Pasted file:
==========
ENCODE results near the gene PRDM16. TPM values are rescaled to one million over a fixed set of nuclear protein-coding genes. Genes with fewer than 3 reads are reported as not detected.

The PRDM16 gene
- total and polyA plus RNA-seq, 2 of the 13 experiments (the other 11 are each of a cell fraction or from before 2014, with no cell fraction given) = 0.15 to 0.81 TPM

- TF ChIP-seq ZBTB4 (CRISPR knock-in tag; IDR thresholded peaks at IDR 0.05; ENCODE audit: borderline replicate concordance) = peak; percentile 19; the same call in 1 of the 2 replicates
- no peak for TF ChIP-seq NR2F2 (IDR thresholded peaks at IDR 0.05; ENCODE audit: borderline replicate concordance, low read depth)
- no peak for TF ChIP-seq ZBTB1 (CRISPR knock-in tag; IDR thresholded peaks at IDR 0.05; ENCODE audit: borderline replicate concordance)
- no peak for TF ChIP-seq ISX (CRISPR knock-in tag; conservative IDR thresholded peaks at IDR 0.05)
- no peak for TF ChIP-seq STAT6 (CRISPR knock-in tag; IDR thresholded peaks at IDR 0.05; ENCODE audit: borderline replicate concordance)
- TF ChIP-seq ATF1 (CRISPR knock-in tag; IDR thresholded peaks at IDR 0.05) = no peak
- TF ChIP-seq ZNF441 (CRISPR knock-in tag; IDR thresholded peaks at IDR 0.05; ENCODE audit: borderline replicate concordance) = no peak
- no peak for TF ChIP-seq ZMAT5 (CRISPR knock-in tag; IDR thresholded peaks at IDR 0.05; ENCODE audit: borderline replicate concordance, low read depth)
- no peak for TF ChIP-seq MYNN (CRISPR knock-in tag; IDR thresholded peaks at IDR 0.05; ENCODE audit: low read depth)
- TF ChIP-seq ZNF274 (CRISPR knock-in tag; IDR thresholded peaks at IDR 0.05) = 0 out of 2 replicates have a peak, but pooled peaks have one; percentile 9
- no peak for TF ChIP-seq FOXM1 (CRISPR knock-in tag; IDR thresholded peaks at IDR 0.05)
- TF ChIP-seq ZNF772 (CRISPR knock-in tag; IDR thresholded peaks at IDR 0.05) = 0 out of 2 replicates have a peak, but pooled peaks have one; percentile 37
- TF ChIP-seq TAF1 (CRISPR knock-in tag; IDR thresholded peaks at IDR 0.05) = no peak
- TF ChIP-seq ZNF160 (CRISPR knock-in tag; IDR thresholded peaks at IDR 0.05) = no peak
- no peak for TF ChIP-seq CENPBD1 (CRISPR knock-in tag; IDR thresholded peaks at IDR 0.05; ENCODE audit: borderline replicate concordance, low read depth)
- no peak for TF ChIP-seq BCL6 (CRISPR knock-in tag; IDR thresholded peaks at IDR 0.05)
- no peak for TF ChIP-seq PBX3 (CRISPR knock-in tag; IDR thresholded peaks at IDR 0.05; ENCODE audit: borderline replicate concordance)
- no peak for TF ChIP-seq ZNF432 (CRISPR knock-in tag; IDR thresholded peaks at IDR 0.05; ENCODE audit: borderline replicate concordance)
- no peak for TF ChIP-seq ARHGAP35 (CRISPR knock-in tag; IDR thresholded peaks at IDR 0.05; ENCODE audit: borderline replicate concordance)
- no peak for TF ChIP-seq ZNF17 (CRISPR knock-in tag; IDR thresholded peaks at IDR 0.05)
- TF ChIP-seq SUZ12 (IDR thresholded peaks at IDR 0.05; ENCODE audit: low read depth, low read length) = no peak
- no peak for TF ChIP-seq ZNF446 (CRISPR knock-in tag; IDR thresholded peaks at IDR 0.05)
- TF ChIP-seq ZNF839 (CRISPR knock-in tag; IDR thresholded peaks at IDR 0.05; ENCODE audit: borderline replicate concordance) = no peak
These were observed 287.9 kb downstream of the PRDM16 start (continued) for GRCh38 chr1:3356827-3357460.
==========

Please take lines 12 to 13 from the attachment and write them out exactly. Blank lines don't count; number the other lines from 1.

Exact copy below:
- no peak for TF ChIP-seq MYNN (CRISPR knock-in tag; IDR thresholded peaks at IDR 0.05; ENCODE audit: low read depth)
- TF ChIP-seq ZNF274 (CRISPR knock-in tag; IDR thresholded peaks at IDR 0.05) = 0 out of 2 replicates have a peak, but pooled peaks have one; percentile 9